It's kinda of fun to rediscover our world, aka leave the house, aka see people doing things that were normal before the pandemic. I love skating, and truthfully, have not been to any form of live skating show in a while.
I rectified that over the weekend, attending Figure Skating in Detroit's annual Skating with the Stars exhibition fundraiser. The non-profit aims to help girls in Detroit get into the sport through funding lessons, ice time, equipment and costumes, while also supporting their educational and social development. They're pretty awesome, and I will bring their story to you soon. (They skated to Butter by BTS, so you know they had me from the start of their lovely performance!)
The headliner of the show was Starr Andrews, a native of Los Angeles who is one of the top Americans on the ladies side. She is navigating a space I find interesting: she is 20. She is good enough to be in the conversation for big things, but has yet been able to make the big leap to the top. Starr had wanted to make Team USA for the 2022 Beijing Games, but finished ninth at U.S. Nationals and fell short for the final roster.
Starr and I had a great conversation about where she is at, what drives her to keep skating, why we all need to advocate for better representation in skating, and most importantly, finding the joy in what we do.
Joanne C. Gerstner: Just wanted to check in with you, and see what life is like right now, because this is the quiet after the intensity of the Olympic season ramp up. What's your life like? The Olympics are over, everything is kind of resetting, and you're in an interesting place. What do you want from your skating right now? Do you want to keep going for the next Olympics, which is 2026?
Starr Andrews: Honestly, it's just all been a lot the last year or two. The pandemic, all of it. Last year, I upped my routines, and really tried to make everything stronger. And then the year was like a lot going on: that weird period with the pandemic where everything was canceled, and then we got to have the virtual regular competitions and then international ones. There was a lot online. So, you had that, and then it was Olympic year as well. I mean, they also had the Summer Olympic Games for summer 2020 moved into summer 2021. It was just a lot going on at once. Right?! But this year is now not going to be as hectic, which is good. I'm getting back in sync right now. Getting back in the training and, trying to find music for the programs for the next season, that's all just really going through my mind. I really want to skate, do my best, and get to that next level.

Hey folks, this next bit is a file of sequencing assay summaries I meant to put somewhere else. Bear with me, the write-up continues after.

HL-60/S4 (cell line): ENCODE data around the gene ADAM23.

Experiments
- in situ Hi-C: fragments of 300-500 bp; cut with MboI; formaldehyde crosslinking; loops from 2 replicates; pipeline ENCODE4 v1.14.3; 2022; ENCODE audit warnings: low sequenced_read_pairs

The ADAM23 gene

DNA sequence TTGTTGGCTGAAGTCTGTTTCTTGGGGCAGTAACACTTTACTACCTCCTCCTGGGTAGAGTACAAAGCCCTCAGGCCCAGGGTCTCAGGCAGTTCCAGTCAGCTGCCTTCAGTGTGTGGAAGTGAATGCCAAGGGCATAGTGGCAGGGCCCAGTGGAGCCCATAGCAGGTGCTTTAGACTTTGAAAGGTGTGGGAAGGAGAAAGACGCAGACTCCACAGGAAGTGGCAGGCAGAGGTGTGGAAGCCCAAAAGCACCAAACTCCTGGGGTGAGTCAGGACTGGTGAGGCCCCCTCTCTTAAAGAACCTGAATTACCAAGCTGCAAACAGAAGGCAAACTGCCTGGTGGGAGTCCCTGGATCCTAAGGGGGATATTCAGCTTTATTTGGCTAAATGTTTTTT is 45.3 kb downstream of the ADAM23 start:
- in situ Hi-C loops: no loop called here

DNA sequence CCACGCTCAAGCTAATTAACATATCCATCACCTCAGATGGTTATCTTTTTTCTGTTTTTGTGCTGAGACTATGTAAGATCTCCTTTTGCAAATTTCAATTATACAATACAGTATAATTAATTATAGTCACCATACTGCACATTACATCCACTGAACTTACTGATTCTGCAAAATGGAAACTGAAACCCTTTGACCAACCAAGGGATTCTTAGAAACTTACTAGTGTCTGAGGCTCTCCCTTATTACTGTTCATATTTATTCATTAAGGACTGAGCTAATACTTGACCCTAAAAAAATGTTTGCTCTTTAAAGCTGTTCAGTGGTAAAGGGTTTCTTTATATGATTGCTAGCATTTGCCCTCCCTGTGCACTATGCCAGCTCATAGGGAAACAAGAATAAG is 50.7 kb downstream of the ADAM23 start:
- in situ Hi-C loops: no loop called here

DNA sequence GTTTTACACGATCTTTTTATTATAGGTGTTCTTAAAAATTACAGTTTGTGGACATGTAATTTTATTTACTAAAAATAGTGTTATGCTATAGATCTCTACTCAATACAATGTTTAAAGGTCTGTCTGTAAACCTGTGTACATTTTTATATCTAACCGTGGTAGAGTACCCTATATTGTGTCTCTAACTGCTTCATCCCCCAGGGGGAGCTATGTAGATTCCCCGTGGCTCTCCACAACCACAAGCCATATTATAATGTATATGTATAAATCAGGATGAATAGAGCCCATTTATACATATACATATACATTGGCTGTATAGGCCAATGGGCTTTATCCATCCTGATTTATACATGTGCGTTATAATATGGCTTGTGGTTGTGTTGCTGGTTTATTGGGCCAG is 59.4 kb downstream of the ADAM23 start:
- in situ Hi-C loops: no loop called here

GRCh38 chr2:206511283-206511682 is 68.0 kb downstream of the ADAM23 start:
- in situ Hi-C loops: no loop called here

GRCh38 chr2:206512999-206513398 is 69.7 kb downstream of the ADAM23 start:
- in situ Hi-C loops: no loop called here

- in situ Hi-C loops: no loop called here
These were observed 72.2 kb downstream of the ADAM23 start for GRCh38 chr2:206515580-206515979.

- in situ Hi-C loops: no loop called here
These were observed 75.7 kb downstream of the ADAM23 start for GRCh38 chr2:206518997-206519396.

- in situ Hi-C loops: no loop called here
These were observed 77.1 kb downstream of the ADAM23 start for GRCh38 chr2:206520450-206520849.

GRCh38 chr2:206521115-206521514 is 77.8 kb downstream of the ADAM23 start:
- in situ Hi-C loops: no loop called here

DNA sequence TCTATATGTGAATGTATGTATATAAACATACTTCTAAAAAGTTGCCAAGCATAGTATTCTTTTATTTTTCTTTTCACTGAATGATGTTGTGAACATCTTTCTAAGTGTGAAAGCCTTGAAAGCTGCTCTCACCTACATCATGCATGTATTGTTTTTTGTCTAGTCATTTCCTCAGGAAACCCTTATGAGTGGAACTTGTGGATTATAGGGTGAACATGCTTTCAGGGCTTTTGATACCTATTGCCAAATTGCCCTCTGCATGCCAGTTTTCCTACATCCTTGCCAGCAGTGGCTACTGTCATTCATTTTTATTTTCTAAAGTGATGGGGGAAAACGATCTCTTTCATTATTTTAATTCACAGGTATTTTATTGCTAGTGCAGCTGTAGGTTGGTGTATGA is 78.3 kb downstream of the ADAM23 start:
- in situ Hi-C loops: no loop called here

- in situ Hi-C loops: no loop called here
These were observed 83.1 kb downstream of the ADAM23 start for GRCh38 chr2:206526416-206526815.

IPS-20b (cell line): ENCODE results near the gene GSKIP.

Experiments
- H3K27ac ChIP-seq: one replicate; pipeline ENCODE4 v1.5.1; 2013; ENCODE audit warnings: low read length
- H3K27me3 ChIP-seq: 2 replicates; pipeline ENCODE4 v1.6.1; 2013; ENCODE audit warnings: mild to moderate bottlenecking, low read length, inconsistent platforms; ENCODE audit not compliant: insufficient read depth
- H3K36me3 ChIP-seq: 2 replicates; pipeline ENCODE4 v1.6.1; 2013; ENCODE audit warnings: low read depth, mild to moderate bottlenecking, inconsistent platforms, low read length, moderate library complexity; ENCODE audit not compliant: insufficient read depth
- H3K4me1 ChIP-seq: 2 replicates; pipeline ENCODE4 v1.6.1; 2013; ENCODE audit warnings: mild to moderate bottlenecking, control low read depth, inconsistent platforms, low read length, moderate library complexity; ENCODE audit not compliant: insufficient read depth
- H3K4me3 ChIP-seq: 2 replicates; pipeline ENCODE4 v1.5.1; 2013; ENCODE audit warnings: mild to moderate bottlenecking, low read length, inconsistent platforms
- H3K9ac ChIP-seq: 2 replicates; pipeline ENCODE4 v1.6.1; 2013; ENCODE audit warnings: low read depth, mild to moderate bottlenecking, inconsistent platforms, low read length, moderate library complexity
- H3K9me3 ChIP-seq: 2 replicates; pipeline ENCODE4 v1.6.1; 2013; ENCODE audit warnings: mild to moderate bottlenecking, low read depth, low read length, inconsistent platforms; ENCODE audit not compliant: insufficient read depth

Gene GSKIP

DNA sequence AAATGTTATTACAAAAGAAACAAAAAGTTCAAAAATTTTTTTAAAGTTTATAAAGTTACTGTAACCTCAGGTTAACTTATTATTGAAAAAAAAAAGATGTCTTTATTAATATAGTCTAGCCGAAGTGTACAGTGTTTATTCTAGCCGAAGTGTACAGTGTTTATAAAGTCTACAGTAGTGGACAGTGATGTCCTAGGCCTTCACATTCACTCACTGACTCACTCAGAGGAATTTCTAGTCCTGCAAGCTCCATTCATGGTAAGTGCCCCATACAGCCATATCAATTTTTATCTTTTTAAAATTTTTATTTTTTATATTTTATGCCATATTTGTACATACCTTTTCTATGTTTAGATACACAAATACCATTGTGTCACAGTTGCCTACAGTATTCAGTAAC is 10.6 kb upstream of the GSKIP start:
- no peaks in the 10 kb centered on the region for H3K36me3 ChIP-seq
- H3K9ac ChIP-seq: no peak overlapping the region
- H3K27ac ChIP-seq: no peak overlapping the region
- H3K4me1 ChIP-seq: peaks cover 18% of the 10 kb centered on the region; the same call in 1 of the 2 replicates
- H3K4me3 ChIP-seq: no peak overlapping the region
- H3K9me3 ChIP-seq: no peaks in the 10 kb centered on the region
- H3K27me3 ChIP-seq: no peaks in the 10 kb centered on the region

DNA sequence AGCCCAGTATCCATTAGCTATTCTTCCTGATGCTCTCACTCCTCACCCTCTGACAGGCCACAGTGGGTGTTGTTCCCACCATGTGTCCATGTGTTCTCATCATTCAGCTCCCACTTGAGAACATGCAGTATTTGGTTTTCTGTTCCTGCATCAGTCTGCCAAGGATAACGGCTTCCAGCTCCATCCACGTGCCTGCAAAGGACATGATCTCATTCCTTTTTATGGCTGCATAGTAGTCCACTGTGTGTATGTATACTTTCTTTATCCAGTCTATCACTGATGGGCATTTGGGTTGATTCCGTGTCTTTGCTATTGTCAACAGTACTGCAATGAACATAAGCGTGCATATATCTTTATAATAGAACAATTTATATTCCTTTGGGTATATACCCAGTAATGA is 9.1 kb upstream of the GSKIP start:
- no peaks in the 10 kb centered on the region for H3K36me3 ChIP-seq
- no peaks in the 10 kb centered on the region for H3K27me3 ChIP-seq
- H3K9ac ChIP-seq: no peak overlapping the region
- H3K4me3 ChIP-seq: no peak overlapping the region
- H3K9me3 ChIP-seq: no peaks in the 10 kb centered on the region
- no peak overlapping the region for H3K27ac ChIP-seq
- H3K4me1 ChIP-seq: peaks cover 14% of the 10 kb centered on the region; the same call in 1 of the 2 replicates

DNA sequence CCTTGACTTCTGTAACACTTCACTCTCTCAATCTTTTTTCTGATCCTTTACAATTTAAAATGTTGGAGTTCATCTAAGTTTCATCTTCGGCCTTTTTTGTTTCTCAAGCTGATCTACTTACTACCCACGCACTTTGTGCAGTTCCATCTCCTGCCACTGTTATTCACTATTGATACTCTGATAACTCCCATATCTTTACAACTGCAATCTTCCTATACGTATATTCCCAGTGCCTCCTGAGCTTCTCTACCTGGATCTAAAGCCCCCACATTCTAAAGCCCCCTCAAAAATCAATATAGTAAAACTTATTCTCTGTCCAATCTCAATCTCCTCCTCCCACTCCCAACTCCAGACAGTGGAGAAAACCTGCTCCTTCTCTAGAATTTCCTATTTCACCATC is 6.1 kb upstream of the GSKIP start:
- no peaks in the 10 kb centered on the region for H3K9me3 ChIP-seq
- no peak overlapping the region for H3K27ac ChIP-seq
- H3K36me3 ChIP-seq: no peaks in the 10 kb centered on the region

Joanne C. Gerstner: Everybody evaluates things differently in their career arcs. You're one of the top American skaters, still trying to break through to the big international and U.S. titles. Then there's the Olympics. How do you look at it? Are you taking a more immediate view or do you look all the way to 2026? Can you look ahead for four years?
Starr Andrews: I think it's just like a combination of, you know what, I want to see myself in the next Olympic Games, so I'm really just trying to be more consistent. That's definitely one of my goals - to have more consistent, good programs all the time. Someone that is in my position definitely needs to think that way. I know there is more room for me to grow in my skating. I want to chase my goals, and the Olympics is definitely part of them.
Joanne C. Gerstner: That's the thing, when we're watching you is...you're so close, you can see it is there. I can only imagine what it's like, seeing that last little tiny bit to go to the top, but that's easy for me to say. It's more like, is the bigger jump to make it more mental than physical?
Starr Andrews: Oh, that is so right. Yes. It is so mental and I'm hard on myself. I know what needs to happen, I practice hard, I make myself ready. But the mental part...I've been working on being better at that. If I had a bad practice, a really hard practice, the day before I leave for a competition, how do I not let that get into my head and get me down? I am much stronger now in dealing with that. I think it's just more trusting yourself, realizing, I have created something that is strong and one bad practice does not change that. I tell myself that I have an interest in trusting myself. I tell myself, "Oh, a bad practice is common, so there is no sense in not believing this is going to be great." But it is so hard at times to not think that way and get down. I have to choose not to think that way.
Joanne C. Gerstner: You shouldn't be totally down from one practice, right? But of course your brain can take you to a very bad place. I totally get that. Everyone wants the hot young star to succeed, but we clearly see there is still value to artistry and skill and wisdom in the "older" skaters. You're now 20. How is your skating evolving as you're getting older, more mature, and maybe are you more introspective about what you're intending to do?
Starr Andrews: I definitely think as I'm getting older and more experienced, my skating is getting deeper. When I was younger, I'm going to say that I probably didn't really have a routine. I was like, 'I'm here' and feel kind of weird being in another country, having to compete. As I've gotten older, and have more experience, I definitely have a routine now and it helps me even if I don't have the best feeling from coming from home. I know what I look like anyway, I believe in what I can do. That comes from me being older and having more of a connection.